Pensions On Divorce
Have you considered your pension if you are going through a divorce?
If you are going through a divorce you must consider the matter of pensions alongside you finances. The Court can consider the value of the fund and off-set this against other assets or they can share a pension under a Pension Sharing Order. The Court has the power to transfer the entire pension fund or a percentage of it to the non-owning spouse.
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First Steps to Take
Most divorcing couples find it difficult thinking about pensions as they are considered too complicated to sort out. The best way to tackle pensions and divorce is to:
- Start by compiling a list of all the different pensions you both currently hold.
- Contact the pension providers to seek a valuation of the pension fund. Most pensions administrators produce annual information about the pension so give this information to your solicitor. There are lots of ways to value pensions, the valuation required by the family court is the “Cash Equivalent Transfer Value” or CETV.
- Your options then need to be explored to achieve the best financial settlement. Often a specialist Pension Actuary Report will be required.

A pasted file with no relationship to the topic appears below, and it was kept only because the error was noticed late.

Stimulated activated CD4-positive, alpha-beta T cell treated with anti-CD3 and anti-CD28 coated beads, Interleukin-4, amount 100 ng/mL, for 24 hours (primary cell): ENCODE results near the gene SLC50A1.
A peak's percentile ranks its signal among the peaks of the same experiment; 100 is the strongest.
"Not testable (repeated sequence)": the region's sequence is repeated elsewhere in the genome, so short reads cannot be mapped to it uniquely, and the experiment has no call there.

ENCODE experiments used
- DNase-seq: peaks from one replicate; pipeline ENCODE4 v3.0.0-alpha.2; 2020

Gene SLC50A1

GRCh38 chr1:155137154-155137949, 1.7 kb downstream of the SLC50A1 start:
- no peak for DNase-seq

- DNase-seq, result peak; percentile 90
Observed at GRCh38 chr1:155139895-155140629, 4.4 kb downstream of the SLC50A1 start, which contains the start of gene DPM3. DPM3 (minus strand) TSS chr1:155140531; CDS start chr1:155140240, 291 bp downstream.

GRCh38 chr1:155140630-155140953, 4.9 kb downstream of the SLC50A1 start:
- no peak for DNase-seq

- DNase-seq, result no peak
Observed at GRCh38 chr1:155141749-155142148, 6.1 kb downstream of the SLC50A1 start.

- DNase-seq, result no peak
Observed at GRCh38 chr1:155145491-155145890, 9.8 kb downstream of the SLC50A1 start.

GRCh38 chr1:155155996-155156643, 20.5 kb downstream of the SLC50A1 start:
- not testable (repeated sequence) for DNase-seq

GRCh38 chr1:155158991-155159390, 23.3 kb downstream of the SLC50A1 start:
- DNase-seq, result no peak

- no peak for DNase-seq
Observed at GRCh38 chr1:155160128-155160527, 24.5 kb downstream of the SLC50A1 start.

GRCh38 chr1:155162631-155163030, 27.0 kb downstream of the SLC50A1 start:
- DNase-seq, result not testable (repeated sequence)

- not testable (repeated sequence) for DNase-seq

- If you reach agreement that either your or your spouse’s pension/s will be shared then a divorce court will need to make a financial court order and a pension sharing order.
The value of any pensions can be offset against other assets you may possess. For example, you may want to retain the family home in return for your spouse keeping their pension.
When considering pensions offsetting, it is essential that pensions are accurately valued and the financial settlement is tested to ensure it meets short- and long-term needs.
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If a pension sharing order is made, you will receive a percentage share of your spouse’s pension’s. This share then becomes your pension for the future.
If you’re thinking about your pension, but would like some more guidance about this and other options available to you, our team is here to help.
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Esra is a solicitor based in the family department.
Jessica is an Associate Solicitor and has specialised in family law throughout her career